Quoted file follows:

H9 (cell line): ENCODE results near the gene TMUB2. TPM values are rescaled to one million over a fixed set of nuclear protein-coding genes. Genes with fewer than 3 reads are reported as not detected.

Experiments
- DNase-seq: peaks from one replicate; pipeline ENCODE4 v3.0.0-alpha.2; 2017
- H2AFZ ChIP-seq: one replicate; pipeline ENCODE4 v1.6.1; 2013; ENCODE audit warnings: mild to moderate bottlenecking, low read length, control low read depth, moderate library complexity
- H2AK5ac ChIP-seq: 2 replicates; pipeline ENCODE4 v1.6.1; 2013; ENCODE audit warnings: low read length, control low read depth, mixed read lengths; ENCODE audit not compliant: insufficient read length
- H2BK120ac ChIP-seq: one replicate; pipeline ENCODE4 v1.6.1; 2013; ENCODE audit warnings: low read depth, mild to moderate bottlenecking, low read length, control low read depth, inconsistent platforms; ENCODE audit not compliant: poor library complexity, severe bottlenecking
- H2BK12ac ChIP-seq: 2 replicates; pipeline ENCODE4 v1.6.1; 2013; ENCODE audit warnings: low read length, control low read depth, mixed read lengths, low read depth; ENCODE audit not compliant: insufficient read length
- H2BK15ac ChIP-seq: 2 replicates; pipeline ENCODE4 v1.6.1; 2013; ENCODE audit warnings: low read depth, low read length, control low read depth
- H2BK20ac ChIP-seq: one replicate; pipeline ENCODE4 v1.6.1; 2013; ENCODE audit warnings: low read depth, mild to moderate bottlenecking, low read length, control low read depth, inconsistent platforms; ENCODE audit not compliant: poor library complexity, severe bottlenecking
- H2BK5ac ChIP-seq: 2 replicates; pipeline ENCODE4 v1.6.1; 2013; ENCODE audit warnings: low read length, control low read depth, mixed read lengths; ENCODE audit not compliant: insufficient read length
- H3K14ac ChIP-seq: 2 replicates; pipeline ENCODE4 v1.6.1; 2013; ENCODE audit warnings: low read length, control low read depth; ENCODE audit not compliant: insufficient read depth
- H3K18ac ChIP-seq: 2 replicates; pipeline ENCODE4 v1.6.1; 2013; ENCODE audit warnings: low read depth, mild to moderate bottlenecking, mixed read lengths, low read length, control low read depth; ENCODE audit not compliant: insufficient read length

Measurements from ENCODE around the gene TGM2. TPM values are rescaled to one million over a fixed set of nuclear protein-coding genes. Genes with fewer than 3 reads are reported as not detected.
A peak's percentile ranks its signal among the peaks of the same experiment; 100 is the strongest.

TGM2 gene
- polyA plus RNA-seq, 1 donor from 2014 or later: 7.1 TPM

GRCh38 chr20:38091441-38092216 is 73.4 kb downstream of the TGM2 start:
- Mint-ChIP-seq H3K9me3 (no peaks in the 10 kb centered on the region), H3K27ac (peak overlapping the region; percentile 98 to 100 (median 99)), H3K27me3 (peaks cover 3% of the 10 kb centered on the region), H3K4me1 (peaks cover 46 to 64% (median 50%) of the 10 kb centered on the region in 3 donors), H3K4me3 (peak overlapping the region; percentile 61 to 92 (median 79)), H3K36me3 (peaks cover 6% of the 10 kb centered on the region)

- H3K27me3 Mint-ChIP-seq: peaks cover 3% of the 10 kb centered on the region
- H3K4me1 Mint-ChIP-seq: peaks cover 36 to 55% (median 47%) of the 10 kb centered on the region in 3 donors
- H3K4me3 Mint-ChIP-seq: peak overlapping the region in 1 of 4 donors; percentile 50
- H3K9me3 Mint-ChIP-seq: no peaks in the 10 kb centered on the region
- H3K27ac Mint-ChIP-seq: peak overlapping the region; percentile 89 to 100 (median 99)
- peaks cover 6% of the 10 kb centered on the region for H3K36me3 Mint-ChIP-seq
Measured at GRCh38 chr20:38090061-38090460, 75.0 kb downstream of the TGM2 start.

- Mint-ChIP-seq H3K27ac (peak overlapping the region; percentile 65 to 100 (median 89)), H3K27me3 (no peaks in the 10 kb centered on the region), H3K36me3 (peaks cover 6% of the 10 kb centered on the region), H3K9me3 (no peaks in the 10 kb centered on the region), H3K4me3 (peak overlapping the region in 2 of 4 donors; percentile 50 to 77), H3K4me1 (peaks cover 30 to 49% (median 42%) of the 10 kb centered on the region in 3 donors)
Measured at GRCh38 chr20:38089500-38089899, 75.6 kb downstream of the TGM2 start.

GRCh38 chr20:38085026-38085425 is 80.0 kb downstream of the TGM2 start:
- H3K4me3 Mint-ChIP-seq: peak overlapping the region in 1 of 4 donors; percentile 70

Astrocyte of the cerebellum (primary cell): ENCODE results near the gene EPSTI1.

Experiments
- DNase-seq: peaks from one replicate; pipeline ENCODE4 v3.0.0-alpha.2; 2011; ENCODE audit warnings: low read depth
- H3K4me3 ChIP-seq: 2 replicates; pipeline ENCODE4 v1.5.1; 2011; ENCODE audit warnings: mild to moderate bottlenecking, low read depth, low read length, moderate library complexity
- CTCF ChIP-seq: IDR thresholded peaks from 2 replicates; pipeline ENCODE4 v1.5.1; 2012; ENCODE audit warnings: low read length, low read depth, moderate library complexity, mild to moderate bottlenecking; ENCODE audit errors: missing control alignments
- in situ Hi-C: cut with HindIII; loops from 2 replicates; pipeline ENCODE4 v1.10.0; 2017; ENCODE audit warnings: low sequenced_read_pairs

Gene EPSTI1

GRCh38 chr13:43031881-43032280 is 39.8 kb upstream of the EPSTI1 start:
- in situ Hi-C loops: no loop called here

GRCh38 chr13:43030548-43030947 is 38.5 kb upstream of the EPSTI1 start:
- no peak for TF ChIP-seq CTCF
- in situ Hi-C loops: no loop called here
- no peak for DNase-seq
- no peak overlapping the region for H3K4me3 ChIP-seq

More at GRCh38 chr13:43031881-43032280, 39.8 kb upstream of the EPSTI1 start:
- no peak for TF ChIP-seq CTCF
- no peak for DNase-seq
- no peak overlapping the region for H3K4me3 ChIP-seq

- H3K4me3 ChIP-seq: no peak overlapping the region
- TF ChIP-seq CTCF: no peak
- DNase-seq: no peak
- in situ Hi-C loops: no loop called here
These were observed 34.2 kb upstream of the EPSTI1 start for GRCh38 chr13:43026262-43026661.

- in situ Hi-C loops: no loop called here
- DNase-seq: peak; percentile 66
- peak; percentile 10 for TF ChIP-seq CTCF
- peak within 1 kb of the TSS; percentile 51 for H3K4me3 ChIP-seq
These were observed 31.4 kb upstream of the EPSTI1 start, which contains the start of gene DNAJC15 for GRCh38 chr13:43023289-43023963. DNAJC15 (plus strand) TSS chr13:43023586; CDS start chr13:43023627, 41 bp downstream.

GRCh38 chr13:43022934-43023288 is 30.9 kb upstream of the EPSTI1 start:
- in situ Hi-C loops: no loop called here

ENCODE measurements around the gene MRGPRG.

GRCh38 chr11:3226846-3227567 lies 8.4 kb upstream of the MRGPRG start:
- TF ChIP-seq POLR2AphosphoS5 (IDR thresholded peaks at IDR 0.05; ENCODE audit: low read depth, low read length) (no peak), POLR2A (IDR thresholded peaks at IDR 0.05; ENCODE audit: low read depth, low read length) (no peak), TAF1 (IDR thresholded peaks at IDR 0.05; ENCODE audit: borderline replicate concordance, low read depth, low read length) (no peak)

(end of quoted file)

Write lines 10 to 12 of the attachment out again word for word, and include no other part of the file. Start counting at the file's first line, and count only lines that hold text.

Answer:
- H2BK5ac ChIP-seq: 2 replicates; pipeline ENCODE4 v1.6.1; 2013; ENCODE audit warnings: low read length, control low read depth, mixed read lengths; ENCODE audit not compliant: insufficient read length
- H3K14ac ChIP-seq: 2 replicates; pipeline ENCODE4 v1.6.1; 2013; ENCODE audit warnings: low read length, control low read depth; ENCODE audit not compliant: insufficient read depth
- H3K18ac ChIP-seq: 2 replicates; pipeline ENCODE4 v1.6.1; 2013; ENCODE audit warnings: low read depth, mild to moderate bottlenecking, mixed read lengths, low read length, control low read depth; ENCODE audit not compliant: insufficient read length